Similar to questionable stingray devices, DRT’s operations nicknamed “dirt boxes” mimic cellphone pillars, relating to every smartphone within a specific area. Because they combine with all smartphones, it’s nearly irritable to avoid collecting private data from people who aren’t suspects but just appear to be in the target area.
Privacy advocates have continued derided cell-site simulators because they work in secrecy. Authorities have worked hard to withhold data on how much data stingrays collect, even dropping charges rather than sharing information about the technology. The Justice Department, though, has policies for the use of such projects by federal agencies and police agencies that partner with them: officials must obtain a warrant before using them in illegal investigations and must delete all data on users not targeted within 30 days. The rules do not apply to “state security” operations.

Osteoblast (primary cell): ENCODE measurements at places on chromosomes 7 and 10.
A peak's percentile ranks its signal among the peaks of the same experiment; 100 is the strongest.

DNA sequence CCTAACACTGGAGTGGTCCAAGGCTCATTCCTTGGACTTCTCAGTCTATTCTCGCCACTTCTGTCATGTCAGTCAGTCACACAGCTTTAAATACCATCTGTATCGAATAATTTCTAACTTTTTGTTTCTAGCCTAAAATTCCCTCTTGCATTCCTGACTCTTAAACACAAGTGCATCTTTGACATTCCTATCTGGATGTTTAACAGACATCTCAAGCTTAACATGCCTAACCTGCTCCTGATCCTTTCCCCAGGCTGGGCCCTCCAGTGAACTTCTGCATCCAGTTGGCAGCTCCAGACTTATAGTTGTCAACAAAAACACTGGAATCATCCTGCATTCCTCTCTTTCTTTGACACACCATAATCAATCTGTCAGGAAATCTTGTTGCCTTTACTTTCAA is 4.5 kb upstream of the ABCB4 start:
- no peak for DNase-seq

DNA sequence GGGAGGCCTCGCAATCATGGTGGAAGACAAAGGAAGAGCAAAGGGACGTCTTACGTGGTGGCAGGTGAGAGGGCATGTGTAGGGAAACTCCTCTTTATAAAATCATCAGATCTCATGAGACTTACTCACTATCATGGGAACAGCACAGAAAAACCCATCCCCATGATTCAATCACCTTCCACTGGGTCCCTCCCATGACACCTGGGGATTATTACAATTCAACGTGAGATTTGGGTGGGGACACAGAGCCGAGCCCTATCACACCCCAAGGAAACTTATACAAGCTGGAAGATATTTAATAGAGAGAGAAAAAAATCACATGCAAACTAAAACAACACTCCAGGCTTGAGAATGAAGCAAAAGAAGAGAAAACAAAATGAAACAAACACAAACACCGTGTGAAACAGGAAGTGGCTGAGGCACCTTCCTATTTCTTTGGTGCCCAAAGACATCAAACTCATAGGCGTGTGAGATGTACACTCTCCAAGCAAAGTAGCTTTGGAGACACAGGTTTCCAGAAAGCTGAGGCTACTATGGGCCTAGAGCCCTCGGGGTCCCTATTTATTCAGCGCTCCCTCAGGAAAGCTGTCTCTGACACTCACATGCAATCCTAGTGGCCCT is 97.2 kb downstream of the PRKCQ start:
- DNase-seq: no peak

The two National Guard RC-26 aircraft in question are reportedly used for counternarcotics actions at the US-Mexico border. Asked whether the militia force had the power to obtain warrants for arrests or direction, a Texas National Guard spokesperson told the News, “Our popular supporting roles do not include arrest or law enforcing authorizations.”
“These DRT boxes are far more intelligent than the old Stingrays,” Austin lawyer Scott Mccullough told the News. “The old-style Stingrays were not able to obtain content.